Our society focuses on the outer world, not the inner life.
Our inner life is a secret world of feelings, fears, anxieties, rage, fantasy and magical stories: stories which end “happy ever after”; or dark stories that end in catastrophe and humiliation; stories in which we are the hero or heroine; or the evil one – the world will find out who you really are, and the world will be ashamed, especially your mother/father.
We are so familiar and habituated with the stories of our own inner theatre that we hardly remember that we are the author, and that we can change the script.
Most people don’t bother to work out where the dark stories come from, and how to heal them, and how to fulfil the longing in their hearts, expressed in both the dark stories and in the super hero/heroine fantasies.
What are you longing for in your inner life? How do you build an outer reality closer to your inner longing?
First, let’s just remind ourselves that everybody has slightly weird fantasies and inner life! After all, nobody else can inspect inside your head, so you can do what the hell you want in there! When you start inspecting your inner world, you need to do so with sensitivity, tolerance and compassion. I have learnt to be sensitive, tolerant and compassionate about the weirdo that I am; and thus have learnt to be tolerant, sensitive and compassionate with other people who look very ‘proper’ from the outside, but who secretly are also weirdoes (i.e. you!). And if you don’t believe me, spend a few minutes looking with new eyes at your secret fantasies! And say yes, it is ok, everybody does this!
Second, we can divide our inner life into the two categories: there are the stories that end “happy ever after” usually as a result of our heroism. In Tolkien’s language, we may be just a Hobbit, but we are going to undertake the long journey to Mordor to destroy the evil ring, and the world will be saved, and we will get the chick/chap we have been longing for all along. There are also the opposite stories, where we are unloveable, disgusting, abandoned, destined to failure, everything is going to fall apart, and we are going to die, get tortured or something worse.
I have used the idea of “stories” but your own thoughts are so close to you that you may not recognise them as stories. I am talking about those mornings when you wake up full of anxiety, or angry at the whole world; or poignantly longing for someone you saw fleetingly on the train or at a party. Or those days when something goes wrong and a voice in your head which sounds remarkably like your mother says “I told you so”.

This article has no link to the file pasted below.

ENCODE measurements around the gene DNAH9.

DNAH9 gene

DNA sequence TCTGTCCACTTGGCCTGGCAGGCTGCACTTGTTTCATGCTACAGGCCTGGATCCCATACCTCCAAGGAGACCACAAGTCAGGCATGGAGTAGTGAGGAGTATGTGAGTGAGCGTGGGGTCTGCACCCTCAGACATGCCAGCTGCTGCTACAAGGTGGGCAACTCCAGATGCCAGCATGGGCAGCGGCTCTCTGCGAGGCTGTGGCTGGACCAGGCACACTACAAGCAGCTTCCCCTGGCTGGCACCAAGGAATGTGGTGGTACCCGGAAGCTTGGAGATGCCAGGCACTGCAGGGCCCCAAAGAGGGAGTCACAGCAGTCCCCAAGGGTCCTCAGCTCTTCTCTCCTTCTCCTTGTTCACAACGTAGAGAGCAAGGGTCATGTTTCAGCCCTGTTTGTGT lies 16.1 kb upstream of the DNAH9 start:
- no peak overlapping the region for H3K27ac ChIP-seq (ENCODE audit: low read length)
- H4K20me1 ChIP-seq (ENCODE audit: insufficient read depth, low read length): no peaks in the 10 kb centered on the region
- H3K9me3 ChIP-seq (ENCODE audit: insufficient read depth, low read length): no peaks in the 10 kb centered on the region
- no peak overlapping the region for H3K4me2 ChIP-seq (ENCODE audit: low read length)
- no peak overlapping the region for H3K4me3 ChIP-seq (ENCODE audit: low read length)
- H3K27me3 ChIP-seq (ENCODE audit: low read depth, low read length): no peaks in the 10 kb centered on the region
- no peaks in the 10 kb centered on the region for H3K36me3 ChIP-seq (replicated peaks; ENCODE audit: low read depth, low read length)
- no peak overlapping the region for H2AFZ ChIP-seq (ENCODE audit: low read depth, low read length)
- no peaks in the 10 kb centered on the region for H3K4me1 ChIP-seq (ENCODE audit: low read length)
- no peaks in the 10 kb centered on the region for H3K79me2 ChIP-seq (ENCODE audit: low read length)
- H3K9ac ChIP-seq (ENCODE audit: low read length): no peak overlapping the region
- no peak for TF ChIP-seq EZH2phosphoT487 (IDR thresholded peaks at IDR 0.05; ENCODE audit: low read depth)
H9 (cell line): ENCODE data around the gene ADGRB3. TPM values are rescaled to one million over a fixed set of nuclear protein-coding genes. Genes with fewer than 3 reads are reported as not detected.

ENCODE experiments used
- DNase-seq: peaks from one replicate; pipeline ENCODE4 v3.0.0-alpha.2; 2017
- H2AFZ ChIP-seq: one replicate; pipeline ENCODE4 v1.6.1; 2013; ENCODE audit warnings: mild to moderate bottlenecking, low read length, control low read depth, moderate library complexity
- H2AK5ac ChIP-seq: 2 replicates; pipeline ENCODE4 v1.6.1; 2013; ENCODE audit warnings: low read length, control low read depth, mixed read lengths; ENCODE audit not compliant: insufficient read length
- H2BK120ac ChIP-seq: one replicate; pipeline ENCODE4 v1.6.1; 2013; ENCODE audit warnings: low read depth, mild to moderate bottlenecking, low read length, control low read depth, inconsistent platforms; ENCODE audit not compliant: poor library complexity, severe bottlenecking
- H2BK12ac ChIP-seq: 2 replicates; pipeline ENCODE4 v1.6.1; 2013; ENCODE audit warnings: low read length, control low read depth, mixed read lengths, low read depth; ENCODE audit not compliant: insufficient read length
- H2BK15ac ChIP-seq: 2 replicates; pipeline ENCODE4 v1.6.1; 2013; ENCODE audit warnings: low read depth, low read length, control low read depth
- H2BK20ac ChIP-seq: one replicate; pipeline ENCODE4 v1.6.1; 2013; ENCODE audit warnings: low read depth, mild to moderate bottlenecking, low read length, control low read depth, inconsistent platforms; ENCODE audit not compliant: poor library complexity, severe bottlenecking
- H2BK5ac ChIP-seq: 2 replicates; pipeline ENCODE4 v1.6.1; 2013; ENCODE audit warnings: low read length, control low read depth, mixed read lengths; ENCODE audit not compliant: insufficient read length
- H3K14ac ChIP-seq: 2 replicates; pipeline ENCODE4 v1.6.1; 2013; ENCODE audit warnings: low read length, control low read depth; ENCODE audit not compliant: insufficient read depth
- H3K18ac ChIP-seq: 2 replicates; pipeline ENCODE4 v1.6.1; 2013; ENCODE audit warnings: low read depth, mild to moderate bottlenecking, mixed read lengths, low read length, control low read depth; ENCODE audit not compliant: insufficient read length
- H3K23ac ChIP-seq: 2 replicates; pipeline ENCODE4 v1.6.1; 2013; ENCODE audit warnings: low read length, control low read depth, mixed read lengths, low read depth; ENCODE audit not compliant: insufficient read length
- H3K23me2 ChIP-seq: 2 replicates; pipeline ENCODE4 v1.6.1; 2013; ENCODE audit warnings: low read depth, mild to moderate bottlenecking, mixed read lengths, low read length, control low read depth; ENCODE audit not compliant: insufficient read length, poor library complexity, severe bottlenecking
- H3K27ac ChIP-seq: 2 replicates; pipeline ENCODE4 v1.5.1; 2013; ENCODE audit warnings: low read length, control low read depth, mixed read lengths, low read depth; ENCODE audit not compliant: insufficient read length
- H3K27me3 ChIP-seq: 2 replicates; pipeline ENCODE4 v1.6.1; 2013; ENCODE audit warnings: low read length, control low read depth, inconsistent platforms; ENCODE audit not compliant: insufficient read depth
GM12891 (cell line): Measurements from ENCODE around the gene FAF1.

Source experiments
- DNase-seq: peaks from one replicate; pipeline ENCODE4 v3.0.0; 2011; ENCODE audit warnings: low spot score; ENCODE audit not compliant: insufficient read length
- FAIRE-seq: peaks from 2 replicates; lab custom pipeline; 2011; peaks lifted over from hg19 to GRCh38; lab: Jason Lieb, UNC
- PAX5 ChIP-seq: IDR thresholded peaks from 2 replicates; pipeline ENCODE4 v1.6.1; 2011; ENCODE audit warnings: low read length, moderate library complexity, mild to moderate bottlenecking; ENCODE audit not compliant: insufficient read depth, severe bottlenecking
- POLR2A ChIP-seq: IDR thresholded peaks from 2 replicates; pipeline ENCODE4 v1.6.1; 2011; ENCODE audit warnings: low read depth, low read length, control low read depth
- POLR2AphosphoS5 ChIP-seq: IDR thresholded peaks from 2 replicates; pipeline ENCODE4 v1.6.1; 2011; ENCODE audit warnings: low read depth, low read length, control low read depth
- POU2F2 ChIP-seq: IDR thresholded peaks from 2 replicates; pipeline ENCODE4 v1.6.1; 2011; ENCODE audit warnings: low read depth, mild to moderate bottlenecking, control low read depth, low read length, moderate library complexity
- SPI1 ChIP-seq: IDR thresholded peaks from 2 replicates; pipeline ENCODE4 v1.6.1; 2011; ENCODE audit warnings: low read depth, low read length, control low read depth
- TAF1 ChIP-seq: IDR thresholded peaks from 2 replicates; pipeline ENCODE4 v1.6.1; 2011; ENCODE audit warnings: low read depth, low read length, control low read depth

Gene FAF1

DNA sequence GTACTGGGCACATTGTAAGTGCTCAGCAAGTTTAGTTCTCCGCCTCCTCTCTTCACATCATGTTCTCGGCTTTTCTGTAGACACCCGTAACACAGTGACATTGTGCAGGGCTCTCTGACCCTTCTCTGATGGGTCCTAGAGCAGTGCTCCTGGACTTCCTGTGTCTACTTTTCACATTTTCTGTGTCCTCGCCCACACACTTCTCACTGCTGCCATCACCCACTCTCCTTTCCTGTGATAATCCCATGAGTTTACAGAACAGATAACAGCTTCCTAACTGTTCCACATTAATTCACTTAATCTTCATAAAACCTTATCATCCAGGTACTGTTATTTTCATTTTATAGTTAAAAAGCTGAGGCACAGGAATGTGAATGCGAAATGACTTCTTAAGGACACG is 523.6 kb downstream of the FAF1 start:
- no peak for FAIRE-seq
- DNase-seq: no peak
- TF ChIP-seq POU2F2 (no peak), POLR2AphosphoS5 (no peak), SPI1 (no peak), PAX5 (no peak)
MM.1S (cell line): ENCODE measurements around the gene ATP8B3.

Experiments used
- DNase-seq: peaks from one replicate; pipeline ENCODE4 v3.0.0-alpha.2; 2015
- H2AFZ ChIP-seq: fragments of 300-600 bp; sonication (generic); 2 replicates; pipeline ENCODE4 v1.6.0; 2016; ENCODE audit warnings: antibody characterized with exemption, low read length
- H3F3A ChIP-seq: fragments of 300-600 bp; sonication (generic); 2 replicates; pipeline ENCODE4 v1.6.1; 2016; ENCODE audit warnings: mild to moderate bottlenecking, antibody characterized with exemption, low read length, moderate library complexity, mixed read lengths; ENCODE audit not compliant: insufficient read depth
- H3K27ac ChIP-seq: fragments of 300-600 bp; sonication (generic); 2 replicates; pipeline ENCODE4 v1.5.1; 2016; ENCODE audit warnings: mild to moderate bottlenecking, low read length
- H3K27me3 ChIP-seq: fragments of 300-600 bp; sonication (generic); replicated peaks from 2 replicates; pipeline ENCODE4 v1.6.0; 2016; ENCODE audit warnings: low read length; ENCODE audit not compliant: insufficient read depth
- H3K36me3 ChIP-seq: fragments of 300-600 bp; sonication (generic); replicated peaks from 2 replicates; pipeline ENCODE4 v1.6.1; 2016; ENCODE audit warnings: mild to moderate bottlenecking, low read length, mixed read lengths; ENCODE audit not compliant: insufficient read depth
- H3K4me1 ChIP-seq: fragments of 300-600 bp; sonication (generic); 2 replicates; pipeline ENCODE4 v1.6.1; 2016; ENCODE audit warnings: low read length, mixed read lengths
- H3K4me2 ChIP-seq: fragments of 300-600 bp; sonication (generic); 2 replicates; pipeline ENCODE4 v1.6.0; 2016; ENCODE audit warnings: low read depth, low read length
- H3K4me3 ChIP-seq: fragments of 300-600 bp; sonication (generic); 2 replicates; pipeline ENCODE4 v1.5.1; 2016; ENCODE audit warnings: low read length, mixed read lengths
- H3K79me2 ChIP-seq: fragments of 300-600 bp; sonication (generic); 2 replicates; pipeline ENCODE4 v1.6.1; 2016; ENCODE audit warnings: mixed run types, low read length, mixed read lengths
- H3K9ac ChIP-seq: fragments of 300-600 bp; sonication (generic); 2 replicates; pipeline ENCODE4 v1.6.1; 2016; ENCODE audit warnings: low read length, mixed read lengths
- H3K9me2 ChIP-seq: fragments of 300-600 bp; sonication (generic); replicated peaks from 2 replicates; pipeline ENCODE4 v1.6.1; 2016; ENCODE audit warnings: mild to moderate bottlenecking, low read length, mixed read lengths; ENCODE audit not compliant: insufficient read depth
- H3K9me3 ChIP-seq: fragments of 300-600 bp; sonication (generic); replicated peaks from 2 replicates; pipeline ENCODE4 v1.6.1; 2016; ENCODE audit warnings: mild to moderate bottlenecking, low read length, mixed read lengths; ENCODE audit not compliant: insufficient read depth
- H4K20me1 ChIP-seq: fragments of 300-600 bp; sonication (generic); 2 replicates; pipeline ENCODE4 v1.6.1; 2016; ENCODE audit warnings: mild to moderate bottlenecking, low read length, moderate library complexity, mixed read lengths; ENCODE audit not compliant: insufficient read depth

We are involved in the Shakespearian tragedy of our inner life. The thing is, if you don’t like the plot, you can re-write it. And if you do like a plot, you can get practical and find ways of getting a little more of what you love in your outer life.
Re-writing the tragedy
There are two approaches we can take with our own personal secret tragic movie: first we can use positive psychology habits to keep re-writing the script so we take practical actions in our life to change it.
Secondly, if our tragedy is a horror story, and we can hear the scraping foot of some monster in the basement of our house, and turning up the music doesn’t work, we can open the door to the staircase down to the basement, and go down and take a good look at the monster.
Even better, we can invite the monster up into the adult world of our living room, where we have psychological resources, and invite them for afternoon tea and cakes.
There are simple questions we can ask the monster such as “what do you really want?” or “if you could have anything, what would it be?”. You haven’t asked deeply enough if the monster cannot yet articulate a heart-felt longing that is positive. And it’s very inspiring when you do receive a heart-felt answer from one of your monsters.
This is the kind of work we do on the Personal Transformation Intensive and the Life Talent Programme: combining the two approaches of building new psychological resources to help change the script, and also going to meet the monster in the cellar for a heart-to-heart.
Making the “happy ever after” story come true
Just kidding. There is no “happy ever after”! Everything is impermanent. Even in the perfect marriage, one person will die first, leaving the other behind. What is more, the human condition has success and failure, good and bad days, ups and downs; transformation and reappearance of old patterns. Life is like a stock market graph: with some focused attention, the general trend may be upwards, but there are natural peaks and slumps along the way.
But we can learn to savour the “ups” and bounce back from “downs” more quickly. Life isn’t going to give us a Hollywood movie where the couple skip off into the sunset holding hands at the end; but life can give us a movie where the couple gives up being at war with each other and can say “I can see the best in you and the worst in you, and I love all of you”.
The fantasies we all have are simply signs of our longing to be loved, admired, noticed and paid attention to. (Ok, let’s throw in some great sex too).We want to be finally admired for who we are by our father and our mother. (Ok, let’s take the great sex back out again). These fantasies come from our more child-like emotional selves and to get a little bit more of it in the world, we need some help from our adult skills and intelligent minds.
Take a look at one of your fantasies. What is it you really really want in that fantasy? What does it say about what’s missing in your life? What is a practical way to get more of it?